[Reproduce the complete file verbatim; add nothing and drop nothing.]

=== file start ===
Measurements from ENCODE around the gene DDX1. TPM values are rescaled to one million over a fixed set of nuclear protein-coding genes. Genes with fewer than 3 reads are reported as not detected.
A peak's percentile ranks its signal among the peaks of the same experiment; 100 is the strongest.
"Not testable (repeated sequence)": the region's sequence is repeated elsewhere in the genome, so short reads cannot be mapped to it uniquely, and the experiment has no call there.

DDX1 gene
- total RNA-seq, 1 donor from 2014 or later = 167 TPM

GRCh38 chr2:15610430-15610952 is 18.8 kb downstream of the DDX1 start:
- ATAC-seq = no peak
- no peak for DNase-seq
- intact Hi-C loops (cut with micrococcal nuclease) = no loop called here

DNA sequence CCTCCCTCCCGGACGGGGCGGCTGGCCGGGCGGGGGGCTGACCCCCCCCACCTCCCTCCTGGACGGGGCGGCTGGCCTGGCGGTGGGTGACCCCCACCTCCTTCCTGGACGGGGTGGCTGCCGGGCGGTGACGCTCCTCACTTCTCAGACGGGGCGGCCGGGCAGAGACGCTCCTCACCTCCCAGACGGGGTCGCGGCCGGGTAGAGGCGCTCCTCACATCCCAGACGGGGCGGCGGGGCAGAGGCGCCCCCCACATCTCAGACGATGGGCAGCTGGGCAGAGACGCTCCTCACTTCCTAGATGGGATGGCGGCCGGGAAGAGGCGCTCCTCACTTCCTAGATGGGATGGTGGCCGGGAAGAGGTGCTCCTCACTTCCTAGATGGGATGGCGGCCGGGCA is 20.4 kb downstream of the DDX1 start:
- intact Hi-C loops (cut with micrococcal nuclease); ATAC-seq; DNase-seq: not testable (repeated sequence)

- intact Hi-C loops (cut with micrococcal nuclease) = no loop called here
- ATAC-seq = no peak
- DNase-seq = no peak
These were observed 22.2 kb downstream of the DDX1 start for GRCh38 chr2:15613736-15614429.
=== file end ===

Measurements from ENCODE around the gene DDX1. TPM values are rescaled to one million over a fixed set of nuclear protein-coding genes. Genes with fewer than 3 reads are reported as not detected.
A peak's percentile ranks its signal among the peaks of the same experiment; 100 is the strongest.
"Not testable (repeated sequence)": the region's sequence is repeated elsewhere in the genome, so short reads cannot be mapped to it uniquely, and the experiment has no call there.

DDX1 gene
- total RNA-seq, 1 donor from 2014 or later = 167 TPM

GRCh38 chr2:15610430-15610952 is 18.8 kb downstream of the DDX1 start:
- ATAC-seq = no peak
- no peak for DNase-seq
- intact Hi-C loops (cut with micrococcal nuclease) = no loop called here

DNA sequence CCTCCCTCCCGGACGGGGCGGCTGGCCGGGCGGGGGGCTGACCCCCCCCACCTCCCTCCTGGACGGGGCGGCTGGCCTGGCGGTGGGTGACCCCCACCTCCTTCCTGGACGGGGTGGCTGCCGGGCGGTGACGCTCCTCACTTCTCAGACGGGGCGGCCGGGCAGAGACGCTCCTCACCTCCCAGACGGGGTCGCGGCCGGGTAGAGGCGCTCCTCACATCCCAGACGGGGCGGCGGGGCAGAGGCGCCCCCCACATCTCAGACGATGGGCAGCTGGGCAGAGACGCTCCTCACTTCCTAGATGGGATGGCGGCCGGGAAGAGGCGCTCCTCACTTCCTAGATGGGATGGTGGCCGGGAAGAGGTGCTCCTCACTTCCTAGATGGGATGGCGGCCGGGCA is 20.4 kb downstream of the DDX1 start:
- intact Hi-C loops (cut with micrococcal nuclease); ATAC-seq; DNase-seq: not testable (repeated sequence)

- intact Hi-C loops (cut with micrococcal nuclease) = no loop called here
- ATAC-seq = no peak
- DNase-seq = no peak
These were observed 22.2 kb downstream of the DDX1 start for GRCh38 chr2:15613736-15614429.